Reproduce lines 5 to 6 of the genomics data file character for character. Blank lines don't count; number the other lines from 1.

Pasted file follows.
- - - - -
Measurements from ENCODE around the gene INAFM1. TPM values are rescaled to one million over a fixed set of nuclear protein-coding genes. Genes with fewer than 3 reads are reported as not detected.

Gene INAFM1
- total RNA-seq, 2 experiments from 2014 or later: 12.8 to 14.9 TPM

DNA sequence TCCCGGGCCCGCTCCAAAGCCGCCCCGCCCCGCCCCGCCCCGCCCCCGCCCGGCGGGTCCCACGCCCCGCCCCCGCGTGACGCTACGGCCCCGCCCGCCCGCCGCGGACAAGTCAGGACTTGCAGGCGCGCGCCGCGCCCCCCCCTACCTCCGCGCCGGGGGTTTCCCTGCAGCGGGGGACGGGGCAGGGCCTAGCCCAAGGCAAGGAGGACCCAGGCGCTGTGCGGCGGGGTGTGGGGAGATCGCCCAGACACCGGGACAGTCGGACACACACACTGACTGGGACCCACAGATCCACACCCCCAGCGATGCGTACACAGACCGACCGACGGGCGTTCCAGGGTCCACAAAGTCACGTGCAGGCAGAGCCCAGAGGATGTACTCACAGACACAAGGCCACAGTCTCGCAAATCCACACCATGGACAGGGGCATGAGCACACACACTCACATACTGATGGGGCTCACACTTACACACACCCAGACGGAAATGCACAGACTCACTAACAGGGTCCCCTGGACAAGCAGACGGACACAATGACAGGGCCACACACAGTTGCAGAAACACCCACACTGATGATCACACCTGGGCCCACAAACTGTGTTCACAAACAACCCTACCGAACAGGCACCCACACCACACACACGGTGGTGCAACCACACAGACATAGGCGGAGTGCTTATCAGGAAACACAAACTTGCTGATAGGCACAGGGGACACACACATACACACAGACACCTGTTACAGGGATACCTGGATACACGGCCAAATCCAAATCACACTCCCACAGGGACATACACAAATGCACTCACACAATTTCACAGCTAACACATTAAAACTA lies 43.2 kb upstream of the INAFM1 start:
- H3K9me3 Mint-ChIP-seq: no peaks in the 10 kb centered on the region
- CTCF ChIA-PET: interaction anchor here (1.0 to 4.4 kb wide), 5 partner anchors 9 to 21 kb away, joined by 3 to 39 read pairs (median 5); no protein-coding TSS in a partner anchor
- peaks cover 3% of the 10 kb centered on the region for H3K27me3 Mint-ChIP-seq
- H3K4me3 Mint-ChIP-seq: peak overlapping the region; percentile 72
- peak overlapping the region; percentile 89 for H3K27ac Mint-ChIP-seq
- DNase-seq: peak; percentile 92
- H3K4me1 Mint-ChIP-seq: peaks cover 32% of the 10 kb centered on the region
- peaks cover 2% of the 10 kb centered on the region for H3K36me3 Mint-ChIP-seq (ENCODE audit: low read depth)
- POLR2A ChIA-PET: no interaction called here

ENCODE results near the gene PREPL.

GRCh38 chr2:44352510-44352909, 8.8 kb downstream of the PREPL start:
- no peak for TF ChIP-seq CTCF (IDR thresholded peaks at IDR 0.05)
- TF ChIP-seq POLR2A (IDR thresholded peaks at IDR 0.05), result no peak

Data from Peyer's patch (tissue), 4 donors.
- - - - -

- H3K9me3 Mint-ChIP-seq: no peaks in the 10 kb centered on the region
- CTCF ChIA-PET: interaction anchor here (1.0 to 4.4 kb wide), 5 partner anchors 9 to 21 kb away, joined by 3 to 39 read pairs (median 5); no protein-coding TSS in a partner anchor